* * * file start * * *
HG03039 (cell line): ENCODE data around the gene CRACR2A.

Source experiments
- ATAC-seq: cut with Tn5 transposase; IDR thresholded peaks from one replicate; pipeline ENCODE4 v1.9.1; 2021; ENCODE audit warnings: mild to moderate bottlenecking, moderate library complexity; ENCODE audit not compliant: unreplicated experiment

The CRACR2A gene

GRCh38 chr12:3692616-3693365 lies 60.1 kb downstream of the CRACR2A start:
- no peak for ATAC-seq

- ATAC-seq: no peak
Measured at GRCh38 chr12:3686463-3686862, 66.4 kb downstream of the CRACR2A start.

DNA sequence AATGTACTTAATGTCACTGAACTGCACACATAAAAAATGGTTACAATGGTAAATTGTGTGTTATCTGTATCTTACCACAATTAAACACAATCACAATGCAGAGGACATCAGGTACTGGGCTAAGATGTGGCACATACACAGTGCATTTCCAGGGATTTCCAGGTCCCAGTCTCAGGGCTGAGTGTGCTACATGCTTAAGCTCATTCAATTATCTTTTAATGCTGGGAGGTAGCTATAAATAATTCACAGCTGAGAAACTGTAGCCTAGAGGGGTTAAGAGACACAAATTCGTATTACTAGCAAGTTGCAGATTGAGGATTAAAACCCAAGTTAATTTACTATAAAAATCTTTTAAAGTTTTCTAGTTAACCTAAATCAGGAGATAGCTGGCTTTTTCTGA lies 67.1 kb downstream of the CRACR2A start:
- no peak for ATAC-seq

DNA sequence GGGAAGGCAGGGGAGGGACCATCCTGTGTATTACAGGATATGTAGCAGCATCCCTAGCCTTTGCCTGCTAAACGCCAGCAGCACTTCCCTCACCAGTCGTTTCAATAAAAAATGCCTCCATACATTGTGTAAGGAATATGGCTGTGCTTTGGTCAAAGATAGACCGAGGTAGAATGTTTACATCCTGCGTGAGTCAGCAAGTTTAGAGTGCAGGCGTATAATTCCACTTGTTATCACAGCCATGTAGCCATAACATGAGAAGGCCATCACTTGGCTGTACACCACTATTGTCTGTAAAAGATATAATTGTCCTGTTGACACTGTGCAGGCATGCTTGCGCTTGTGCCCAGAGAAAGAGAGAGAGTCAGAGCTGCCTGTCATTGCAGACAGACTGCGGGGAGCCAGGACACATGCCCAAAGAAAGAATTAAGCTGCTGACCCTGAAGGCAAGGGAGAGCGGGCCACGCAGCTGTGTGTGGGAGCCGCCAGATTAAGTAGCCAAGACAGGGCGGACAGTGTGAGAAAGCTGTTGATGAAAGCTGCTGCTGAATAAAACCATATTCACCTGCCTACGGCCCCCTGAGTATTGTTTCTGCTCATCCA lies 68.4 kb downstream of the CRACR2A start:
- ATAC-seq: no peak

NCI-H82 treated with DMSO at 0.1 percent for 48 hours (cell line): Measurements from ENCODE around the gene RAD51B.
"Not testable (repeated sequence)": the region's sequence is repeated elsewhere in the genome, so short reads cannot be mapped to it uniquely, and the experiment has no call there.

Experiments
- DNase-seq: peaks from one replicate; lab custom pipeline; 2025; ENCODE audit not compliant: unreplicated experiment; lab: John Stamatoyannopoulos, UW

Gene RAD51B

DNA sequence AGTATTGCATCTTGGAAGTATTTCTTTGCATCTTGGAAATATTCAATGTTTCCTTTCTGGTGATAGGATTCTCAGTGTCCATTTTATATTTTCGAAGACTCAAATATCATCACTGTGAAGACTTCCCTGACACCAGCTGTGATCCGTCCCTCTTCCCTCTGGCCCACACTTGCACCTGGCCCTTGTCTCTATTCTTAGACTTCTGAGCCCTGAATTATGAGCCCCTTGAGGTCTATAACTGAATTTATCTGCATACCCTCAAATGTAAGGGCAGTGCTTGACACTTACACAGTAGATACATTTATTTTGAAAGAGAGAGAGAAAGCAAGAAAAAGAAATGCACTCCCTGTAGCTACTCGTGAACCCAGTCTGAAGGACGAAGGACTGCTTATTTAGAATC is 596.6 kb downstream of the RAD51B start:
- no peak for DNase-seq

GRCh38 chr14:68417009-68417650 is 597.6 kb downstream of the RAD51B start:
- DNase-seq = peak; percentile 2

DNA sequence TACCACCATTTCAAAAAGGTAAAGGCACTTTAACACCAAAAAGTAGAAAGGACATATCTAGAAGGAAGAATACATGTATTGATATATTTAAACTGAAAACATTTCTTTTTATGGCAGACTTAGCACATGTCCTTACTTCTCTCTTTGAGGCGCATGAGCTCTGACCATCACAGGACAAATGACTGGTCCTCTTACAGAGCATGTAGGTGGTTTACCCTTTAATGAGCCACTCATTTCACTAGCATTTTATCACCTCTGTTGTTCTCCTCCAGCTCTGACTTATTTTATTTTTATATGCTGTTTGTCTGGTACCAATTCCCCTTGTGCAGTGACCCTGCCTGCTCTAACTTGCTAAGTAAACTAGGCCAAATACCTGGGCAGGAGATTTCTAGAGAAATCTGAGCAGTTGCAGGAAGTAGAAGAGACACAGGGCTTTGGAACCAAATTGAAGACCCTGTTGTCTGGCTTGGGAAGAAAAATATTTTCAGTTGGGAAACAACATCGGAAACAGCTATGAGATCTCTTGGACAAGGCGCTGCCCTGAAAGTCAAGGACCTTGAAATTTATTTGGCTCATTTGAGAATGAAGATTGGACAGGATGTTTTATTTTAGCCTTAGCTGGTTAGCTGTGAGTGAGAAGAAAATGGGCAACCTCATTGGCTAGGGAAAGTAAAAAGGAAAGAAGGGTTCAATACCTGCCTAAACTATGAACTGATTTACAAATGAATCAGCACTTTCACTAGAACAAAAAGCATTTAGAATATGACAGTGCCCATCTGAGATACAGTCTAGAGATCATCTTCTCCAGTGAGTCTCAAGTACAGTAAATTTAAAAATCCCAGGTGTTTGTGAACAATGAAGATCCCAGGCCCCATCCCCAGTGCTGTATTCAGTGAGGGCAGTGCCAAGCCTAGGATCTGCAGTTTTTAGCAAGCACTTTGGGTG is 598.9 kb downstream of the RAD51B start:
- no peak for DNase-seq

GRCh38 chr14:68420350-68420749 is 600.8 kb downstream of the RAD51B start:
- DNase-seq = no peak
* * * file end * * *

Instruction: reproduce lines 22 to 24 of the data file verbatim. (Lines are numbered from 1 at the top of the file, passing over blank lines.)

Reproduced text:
DNA sequence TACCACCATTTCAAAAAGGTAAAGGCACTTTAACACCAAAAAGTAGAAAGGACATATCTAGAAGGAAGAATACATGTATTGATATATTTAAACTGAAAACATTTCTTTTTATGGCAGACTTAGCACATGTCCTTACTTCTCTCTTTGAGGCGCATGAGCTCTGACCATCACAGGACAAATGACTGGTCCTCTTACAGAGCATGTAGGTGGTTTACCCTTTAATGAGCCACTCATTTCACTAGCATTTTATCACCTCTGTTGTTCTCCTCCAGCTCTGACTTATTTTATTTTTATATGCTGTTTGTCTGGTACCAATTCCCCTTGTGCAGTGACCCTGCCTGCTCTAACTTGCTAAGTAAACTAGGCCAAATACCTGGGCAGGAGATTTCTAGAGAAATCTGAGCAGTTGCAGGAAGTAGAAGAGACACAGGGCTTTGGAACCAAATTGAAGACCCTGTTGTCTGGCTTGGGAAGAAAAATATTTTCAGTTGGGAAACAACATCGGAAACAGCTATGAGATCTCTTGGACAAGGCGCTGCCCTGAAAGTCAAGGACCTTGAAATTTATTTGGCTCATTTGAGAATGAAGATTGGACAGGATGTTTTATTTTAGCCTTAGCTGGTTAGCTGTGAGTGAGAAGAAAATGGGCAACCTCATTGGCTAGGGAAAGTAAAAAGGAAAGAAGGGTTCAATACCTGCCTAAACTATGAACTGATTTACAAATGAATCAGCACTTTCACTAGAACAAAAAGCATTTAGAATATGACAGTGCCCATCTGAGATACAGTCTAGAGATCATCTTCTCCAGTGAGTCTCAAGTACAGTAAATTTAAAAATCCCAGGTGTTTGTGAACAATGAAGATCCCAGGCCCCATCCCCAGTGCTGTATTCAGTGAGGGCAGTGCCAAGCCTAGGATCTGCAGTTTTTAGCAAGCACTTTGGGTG is 598.9 kb downstream of the RAD51B start:
- no peak for DNase-seq

GRCh38 chr14:68420350-68420749 is 600.8 kb downstream of the RAD51B start: